Is journalism the best training ground for screenwriting? Two-thirds of the writers of Pixar’s “Soul” have backgrounds as reporters: Mike Jones (whose resume includes expert work at Variety, 2007-2009) and Kemp Powers (17 years on the beat, including stints at Forbes, Reuters and Newsweek).
They wrote “Soul” with director Pete Docter; Powers is also co-director of the film, which debuts Dec. 25 on Disney Plus and seems a likely contender for Oscars and other film awards.
Jones and Powers join a stellar list of newsmen who became screenwriters. Many went on to win Oscars, including Mark Boal (“The Hurt Locker”), Cameron Crowe (“Almost Famous”), William Monahan (“The Departed”), Emeric Pressburger (“The Invaders”) and, of course, Herman Mankiewicz, Ben Hecht, Charles MacArthur, Ring Lardner Jr. and Billy Wilder (six Academy Awards, plus the Thalberg).
Jones has been with Pixar since 2013; in 2016, he had a meeting with Docter, who was fascinated that his son was born with a personality that seemed completely his own. “Pete wanted to set a movie in a place beyond place and time, where souls are given their personalities,” says Jones. “We came up with the idea ‘What if a soul who doesn’t want to die meets a soul who doesn’t want to live, and they end up influencing each other?’ The idea is to explore what it takes to live a fulfilled life. That idea became our North Star.”
Powers signed on in August 2018. He says, “In the initial version of ‘Soul,’ the main character was an actor, and not Black. Once they landed on the idea of a Black jazz musician, they called me. They’d read my play ‘One Night in Miami’ and an unsold pilot I’d written.
“I was working very closely with Pete, Mike and the whole team. Maybe a year after I got there, Mike went to start writing [Pixar’s 2021 film] ‘Luca’ and Pete asked me to be co-director of ‘Soul.’ That 12-week assignment ended up two years of my life, which is a great thing. I got to see the film through to the end.”
Pixar prides itself on widespread collaboration. Jones and Powers had adjoining offices and would map out scenes, then bring their work to Docter and others in the “Soul pod” on the Pixar campus in Emeryville, Calif. It was constant writing, consultations, discussions and revisions. Powers says, “For me, the experience coming on board was like having to hop onto a bullet train that won’t stop — and not get my arms ripped off.”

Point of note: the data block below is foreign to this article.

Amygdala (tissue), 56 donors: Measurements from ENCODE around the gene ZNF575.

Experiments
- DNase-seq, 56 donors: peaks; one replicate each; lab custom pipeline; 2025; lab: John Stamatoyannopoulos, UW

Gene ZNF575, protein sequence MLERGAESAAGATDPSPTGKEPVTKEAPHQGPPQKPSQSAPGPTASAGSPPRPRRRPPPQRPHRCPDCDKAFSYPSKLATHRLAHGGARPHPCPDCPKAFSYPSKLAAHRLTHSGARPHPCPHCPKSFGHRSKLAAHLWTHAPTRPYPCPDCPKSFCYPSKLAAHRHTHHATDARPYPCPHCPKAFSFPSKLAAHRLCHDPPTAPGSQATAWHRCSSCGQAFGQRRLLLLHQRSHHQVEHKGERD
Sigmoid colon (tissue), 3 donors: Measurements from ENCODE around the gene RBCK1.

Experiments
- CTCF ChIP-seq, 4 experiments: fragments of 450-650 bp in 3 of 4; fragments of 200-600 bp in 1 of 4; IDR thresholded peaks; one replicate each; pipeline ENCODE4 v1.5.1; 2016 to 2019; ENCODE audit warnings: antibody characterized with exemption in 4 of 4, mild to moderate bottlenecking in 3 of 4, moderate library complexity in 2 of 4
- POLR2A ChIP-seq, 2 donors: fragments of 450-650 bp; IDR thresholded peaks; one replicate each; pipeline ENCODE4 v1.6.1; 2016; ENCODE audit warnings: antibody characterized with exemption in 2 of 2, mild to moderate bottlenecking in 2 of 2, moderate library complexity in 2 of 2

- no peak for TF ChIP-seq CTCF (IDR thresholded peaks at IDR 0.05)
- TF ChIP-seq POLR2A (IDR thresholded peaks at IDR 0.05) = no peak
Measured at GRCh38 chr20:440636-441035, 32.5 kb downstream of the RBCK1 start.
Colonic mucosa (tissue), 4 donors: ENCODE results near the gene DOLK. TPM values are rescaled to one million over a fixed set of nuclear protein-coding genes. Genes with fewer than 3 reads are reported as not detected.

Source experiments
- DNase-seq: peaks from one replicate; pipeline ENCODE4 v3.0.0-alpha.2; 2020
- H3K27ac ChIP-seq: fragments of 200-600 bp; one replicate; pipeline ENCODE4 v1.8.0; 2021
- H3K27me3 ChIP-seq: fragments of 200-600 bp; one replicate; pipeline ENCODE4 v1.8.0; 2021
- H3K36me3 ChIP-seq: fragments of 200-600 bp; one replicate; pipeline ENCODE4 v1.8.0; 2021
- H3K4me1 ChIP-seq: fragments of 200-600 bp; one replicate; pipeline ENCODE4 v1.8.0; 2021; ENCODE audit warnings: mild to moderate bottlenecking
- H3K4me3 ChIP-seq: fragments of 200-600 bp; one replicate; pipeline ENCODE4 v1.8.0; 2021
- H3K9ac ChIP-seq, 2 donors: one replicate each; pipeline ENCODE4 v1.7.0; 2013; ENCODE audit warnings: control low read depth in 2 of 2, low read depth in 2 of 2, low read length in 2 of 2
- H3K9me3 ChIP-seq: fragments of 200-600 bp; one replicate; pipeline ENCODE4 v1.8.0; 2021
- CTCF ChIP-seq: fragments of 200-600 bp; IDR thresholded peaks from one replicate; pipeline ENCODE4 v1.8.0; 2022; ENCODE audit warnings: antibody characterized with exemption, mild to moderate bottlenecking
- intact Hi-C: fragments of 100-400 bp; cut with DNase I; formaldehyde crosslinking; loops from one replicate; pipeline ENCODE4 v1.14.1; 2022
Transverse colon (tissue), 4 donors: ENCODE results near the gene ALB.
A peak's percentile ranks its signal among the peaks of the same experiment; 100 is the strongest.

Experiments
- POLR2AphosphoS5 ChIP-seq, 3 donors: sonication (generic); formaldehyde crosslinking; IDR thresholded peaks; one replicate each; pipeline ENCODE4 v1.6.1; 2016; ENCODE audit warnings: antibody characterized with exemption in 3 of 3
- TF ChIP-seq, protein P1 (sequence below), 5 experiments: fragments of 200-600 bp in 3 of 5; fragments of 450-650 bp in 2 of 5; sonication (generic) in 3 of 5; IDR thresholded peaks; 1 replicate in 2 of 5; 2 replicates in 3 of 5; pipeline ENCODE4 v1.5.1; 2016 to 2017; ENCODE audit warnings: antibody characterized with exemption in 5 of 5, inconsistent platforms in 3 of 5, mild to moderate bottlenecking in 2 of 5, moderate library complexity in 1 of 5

Did journalism feed directly into screenwriting? “For me, it did in terms of having thick skin,” Powers says. “I think journalists are not as precious of their words as a novelist might rightly be. I credit the thick skin and the reporting aspect, the amount of research. Even with a simple idea, I find myself digging for information because you want to be as informed as possible before opening your mouth.”
Jones adds, “My first big feature for Variety was the first Abu Dhabi Film Festival. I spent so much time on that story and I wanted it to sing; I slaved over it. I turned in the story and didn’t hear anything. So I called and asked an editor if it was OK and she said, ‘Eh,
we made it work.’ They had cut it in half; it read great, but my first experience made me realize ‘I need to get over any preciousness about my words.’ It was a great education.”
For the record, other Variety alums include Dan Gilroy, Oscar-nominated for his 2014 “Nightcrawler,” while current executive VP global content/executive editor Steven Gaydos has had multiple screenplays produced, including the Monte Hellman-directed “Road to Nowhere.”
So, you aspiring screenwriters can go to film school, or you can study Robert McKee … or you can become a journalist.